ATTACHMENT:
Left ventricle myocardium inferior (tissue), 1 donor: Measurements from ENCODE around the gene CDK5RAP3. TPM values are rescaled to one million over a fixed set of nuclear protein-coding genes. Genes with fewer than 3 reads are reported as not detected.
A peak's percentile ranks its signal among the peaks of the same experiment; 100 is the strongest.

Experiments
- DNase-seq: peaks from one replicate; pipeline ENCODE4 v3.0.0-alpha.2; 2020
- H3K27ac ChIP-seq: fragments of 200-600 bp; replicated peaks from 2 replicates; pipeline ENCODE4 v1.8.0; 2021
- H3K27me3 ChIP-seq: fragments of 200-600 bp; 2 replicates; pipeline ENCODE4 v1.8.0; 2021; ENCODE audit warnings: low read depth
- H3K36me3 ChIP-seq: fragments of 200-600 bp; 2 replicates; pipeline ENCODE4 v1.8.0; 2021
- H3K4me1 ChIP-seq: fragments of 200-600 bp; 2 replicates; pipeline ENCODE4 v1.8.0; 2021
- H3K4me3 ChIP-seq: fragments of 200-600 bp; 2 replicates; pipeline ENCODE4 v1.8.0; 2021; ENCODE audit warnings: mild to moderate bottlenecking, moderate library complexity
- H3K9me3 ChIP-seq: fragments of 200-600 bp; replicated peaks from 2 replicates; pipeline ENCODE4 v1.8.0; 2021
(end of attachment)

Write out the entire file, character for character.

Left ventricle myocardium inferior (tissue), 1 donor: Measurements from ENCODE around the gene CDK5RAP3. TPM values are rescaled to one million over a fixed set of nuclear protein-coding genes. Genes with fewer than 3 reads are reported as not detected.
A peak's percentile ranks its signal among the peaks of the same experiment; 100 is the strongest.

Experiments
- DNase-seq: peaks from one replicate; pipeline ENCODE4 v3.0.0-alpha.2; 2020
- H3K27ac ChIP-seq: fragments of 200-600 bp; replicated peaks from 2 replicates; pipeline ENCODE4 v1.8.0; 2021
- H3K27me3 ChIP-seq: fragments of 200-600 bp; 2 replicates; pipeline ENCODE4 v1.8.0; 2021; ENCODE audit warnings: low read depth
- H3K36me3 ChIP-seq: fragments of 200-600 bp; 2 replicates; pipeline ENCODE4 v1.8.0; 2021
- H3K4me1 ChIP-seq: fragments of 200-600 bp; 2 replicates; pipeline ENCODE4 v1.8.0; 2021
- H3K4me3 ChIP-seq: fragments of 200-600 bp; 2 replicates; pipeline ENCODE4 v1.8.0; 2021; ENCODE audit warnings: mild to moderate bottlenecking, moderate library complexity
- H3K9me3 ChIP-seq: fragments of 200-600 bp; replicated peaks from 2 replicates; pipeline ENCODE4 v1.8.0; 2021